Essays in the second section also have a geographically unifying theme, in this case central Europe and Italy. The inclusion of Italy is somewhat surprising, considering that there is a large body of scholarship about Italian sainthood. Furthermore, since the intended purpose of this collection was to provide a comparative framework for existing knowledge about canonization processes in France and Italy, a specific focus on central European examples would perhaps have been more welcome. A full three of the five studies in this group predominantly use Italian material. These are Paolo Golinelli's examination of the selection of witnesses in Italian miracle collections ("Social aspects in some Italian canonization trials: the choice of witnesses," 165-80); the late Michael Goodich's discussion of the discrepancy between the emphasis placed on "objective" discernment of miracles versus how many saints were ultimately authenticated by a papal dream or revelation ("Reason or revelation? The criteria for the proof and credibility of miracles in canonization processes," 181-97); and Alain Boureau's investigation of how the early fourteenth century marked a turning point in papal attitudes towards necromancy, as demonstrated by miracle collections of the period ("Saints et démons dans les procès de canonisation du début du XIVe siècle," 199-221). The two essays that do address canonizations in central Europe are Gábor Klaniczay, "Proving sanctity in the canonization processes (Saint Elizabeth and Saint Margaret of Hungary)" (117-48) and Alexandra Witkowska, "The thirteenth-century miracula of St. Stanislaus, bishop of Krakow" (149-63).

The third section addresses the technical aspects of the canonization procedure. Essays in this group look at the role of reputation, or fama, and how this evidence was gathered and presented; the changes in the ceremony of canonization, as revealed in the ceremonial book of the Curia; and the importance of witnesses of miracles in the canonization procedure. They are, respectively, Christian Krötzl, "Fama sanctitatis. Die Akten der spätmittelalterlichen Kanonisationsprozesse als Quelle zu Kommunikation und Informationsvermittlung in der mittelalterlichen Gesellschaft" (223-43); Bernhard Schimmelpfennig, "Die Berücksichtigung von Kanonisationen in den kurialen Zeremonienbüchern des 14. und 15. Jahrhunderts" (245-57); and Thomas Wetzstein, "Iura novit curia. Zur Verfahrensnormierung der Kanonisationsprozesse des späten Mittelalters" (259-87).

The final section brings the issue of papal canonizations into the early modern period. Laura Ackermann Smoller, in "Northern and southern sanctity in the canonization of Vincent Ferrer: the effects of procedural differences on the image of the saint" (289-308), examines the two inquiries in partibus (in Toulouse and Naples) for Vincent Ferrer and discusses the way in which regional concerns affected the role of the saint, and as a consequence how he was portrayed in the inquiries. Letizia Pellegrini's article, "La sainteté au XVe siècle entre procès et droit canonique: avant et après Bernardin de Sienne" (309-26) suggests that the canonization of Bernardino of Siena marks a turning point in the medieval procedure and served as a model for future early modern processes. Martine Boiteux discusses visual representations of the canonization ceremony in the sixteenth through eighteenth centuries in "Le ritual romain de canonisation et ses représentations à l'époque moderne" (327-55). A brief summary of the significance of the canonization procedure by André Vauchez follows. The collection concludes with a postscript by Bengt Ankarloo arguing that the study of the canonization process could shed light on witchcraft trials, since the same procedure (the inquisitio) was used for both.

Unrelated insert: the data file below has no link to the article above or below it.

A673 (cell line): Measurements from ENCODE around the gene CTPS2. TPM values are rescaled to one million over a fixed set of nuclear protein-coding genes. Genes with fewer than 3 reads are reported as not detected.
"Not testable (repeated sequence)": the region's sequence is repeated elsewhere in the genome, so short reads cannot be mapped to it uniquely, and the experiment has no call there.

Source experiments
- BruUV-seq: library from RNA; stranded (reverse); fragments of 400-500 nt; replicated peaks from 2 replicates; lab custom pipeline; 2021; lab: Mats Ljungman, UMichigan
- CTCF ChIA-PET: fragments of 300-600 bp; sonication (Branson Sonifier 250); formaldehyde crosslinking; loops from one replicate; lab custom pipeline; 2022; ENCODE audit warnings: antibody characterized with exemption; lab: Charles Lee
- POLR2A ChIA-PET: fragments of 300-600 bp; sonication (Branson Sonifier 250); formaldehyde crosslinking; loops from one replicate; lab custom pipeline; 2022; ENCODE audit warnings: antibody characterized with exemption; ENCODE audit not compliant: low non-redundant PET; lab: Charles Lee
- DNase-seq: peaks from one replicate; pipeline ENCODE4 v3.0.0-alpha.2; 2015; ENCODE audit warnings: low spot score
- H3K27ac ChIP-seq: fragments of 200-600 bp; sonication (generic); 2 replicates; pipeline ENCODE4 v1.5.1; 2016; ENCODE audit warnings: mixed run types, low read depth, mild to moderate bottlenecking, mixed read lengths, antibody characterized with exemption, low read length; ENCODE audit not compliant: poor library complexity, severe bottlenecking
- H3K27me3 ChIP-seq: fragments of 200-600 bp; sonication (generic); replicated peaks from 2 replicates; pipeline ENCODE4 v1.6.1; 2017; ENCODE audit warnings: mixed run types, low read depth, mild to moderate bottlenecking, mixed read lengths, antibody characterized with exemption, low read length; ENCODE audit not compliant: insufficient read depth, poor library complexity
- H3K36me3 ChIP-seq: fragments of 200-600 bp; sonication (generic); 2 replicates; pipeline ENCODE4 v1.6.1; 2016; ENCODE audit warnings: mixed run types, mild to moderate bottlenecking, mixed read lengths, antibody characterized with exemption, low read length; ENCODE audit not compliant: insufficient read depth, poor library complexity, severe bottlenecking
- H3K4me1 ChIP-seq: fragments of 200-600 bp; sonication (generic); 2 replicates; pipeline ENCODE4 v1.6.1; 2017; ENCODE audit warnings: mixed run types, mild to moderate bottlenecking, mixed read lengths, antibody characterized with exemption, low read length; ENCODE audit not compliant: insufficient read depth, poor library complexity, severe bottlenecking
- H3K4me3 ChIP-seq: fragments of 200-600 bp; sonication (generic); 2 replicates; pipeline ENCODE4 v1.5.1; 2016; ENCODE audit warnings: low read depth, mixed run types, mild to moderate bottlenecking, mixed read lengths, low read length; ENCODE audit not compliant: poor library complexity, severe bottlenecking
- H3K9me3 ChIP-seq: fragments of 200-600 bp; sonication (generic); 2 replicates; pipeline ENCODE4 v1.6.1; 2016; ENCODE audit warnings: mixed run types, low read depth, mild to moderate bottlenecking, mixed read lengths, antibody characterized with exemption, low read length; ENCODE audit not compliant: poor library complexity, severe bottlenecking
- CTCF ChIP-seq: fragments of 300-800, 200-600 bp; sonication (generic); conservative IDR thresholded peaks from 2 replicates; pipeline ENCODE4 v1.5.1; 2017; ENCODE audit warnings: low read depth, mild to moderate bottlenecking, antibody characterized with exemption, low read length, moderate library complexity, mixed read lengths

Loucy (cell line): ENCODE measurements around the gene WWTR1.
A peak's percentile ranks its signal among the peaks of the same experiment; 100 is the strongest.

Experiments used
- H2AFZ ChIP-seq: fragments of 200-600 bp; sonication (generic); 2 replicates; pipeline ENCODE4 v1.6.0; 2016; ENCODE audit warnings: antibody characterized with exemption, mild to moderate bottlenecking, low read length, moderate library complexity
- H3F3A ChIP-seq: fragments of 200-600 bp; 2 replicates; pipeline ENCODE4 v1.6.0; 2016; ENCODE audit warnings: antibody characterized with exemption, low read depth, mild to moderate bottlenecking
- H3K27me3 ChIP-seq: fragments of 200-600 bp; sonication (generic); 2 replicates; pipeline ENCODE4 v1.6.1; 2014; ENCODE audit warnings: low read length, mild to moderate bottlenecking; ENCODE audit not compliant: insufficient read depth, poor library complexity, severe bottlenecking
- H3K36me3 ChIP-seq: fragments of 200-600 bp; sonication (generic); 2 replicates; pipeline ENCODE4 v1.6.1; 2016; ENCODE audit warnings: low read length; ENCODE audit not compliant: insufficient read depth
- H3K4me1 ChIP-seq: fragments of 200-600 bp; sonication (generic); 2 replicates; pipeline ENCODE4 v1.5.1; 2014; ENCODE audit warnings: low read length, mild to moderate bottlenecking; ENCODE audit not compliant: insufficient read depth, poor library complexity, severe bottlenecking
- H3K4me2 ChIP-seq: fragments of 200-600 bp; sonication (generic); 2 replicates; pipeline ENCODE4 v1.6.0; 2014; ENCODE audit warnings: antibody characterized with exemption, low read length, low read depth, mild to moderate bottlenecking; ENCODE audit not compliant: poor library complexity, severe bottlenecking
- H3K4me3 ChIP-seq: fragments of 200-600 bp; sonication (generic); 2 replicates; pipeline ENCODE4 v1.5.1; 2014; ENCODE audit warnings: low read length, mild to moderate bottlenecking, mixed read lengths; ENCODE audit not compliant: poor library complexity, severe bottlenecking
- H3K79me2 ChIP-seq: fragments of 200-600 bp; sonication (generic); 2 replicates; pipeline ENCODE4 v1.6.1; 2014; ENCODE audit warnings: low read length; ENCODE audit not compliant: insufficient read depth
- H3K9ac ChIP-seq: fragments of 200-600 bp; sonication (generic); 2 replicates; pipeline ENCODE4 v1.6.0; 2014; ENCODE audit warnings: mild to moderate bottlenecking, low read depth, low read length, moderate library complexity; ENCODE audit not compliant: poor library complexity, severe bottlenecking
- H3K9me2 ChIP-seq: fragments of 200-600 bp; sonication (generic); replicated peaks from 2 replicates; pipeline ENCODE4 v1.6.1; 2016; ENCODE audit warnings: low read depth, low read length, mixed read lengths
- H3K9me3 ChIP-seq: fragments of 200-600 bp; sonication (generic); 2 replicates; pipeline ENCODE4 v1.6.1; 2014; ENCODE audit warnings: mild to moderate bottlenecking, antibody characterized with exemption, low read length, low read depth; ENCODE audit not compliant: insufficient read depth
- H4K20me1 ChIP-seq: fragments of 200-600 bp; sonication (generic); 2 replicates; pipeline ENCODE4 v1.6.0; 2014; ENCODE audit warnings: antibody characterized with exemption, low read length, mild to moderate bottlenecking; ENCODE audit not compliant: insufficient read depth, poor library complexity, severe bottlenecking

As can be expected in a collection that contains eighteen essays, some contributions are more conclusive than others. Highlights include Smoller's discussion of the two inquiries for Vincent of Ferrer. Her examination of the sources successfully demonstrates how the life and behavior of a saint could be variously interpreted in order to promote local political agendas. While perhaps too much credit is given to the ruling elite who are portrayed as orchestrating the deponents, rather than other possible causes of the different emphases in the witness testimony (such as class or vocation), Smoller's essay is rich in evidence and nuanced in argument. Richter's essay is also a pleasure to read. He deeply mines the canonization inquiries of Lorcán Ua Tuathail to produce a detailed study of the early thirteenth-century process and the cooperation that occurred in this case between the saint's supporters on two continents. In contrast, Bäärnhielm and Myrdal's study of miracle collections for Swedish social history is less convincing. Since there are only ten extant Swedish collections for the entire Middle Ages, there does not appear to be a large enough sample to provide credible evidence regarding the social issues they attempt to bring to light, nor is it possible to address change over time. Perhaps this is simply a case in which the confines of an article were inadequate for presenting the depth of their research. The essay is, in fact, a synopsis of their Swedish monograph on the subject (Kvinnor, barn och fester i medeltida mirakelberättelser [Skara, 1994]).

In conclusion, anyone interested in sainthood and the development of the papal canonization procedure will undoubtedly find an article of interest within the wide-ranging essays of Medieval Canonization Processes. Although perhaps the collection seeks to accomplish somewhat more than it achieves, there are many individual studies that are well worth one's time. As a whole, it is a useful addition to the many studies of sainthood in the Middle Ages.